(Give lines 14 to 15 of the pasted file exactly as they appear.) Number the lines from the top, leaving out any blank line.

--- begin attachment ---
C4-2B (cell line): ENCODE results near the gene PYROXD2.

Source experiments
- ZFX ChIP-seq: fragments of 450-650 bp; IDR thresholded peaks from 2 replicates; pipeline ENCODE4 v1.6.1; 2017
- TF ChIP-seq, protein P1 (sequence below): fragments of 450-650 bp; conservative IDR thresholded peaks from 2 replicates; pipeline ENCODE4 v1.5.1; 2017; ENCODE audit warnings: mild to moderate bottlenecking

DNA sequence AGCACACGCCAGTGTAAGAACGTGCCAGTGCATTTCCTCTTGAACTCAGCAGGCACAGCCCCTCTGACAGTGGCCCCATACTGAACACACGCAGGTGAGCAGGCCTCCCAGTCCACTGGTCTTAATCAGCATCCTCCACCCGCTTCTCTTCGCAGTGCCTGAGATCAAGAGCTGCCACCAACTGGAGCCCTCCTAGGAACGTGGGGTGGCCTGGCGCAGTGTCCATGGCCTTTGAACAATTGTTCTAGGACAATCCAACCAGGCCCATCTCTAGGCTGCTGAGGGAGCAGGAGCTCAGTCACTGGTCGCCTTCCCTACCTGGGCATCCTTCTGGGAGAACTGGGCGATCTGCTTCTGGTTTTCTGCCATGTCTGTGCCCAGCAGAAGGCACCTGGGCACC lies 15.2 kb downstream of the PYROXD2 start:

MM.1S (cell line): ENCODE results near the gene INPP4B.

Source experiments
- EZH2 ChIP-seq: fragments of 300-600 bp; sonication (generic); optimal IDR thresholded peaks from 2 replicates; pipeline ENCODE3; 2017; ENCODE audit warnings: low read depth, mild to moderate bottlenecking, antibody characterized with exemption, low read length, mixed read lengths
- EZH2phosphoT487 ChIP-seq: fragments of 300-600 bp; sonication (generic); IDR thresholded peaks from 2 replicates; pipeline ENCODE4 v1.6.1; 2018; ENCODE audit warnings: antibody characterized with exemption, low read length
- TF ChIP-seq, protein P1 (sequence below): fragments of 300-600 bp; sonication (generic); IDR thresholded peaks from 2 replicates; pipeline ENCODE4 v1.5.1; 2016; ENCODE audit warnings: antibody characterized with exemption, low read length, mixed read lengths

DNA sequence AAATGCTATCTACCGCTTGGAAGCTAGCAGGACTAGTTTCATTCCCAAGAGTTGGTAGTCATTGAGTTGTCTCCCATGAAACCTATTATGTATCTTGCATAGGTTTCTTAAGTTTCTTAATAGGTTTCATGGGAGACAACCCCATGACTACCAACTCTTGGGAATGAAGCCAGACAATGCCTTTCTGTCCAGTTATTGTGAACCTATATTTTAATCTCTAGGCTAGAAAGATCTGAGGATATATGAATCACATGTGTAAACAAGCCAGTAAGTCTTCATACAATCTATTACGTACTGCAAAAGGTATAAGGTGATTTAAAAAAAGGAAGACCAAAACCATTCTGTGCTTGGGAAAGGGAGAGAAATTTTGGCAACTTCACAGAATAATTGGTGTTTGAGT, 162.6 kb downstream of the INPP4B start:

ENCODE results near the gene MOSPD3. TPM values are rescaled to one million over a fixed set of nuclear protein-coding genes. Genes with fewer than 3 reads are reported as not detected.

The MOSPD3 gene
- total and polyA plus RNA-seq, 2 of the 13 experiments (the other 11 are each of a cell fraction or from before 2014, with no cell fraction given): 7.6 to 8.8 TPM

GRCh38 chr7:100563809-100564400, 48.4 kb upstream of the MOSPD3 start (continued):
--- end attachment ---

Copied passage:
- total and polyA plus RNA-seq, 2 of the 13 experiments (the other 11 are each of a cell fraction or from before 2014, with no cell fraction given): 7.6 to 8.8 TPM

GRCh38 chr7:100563809-100564400, 48.4 kb upstream of the MOSPD3 start (continued):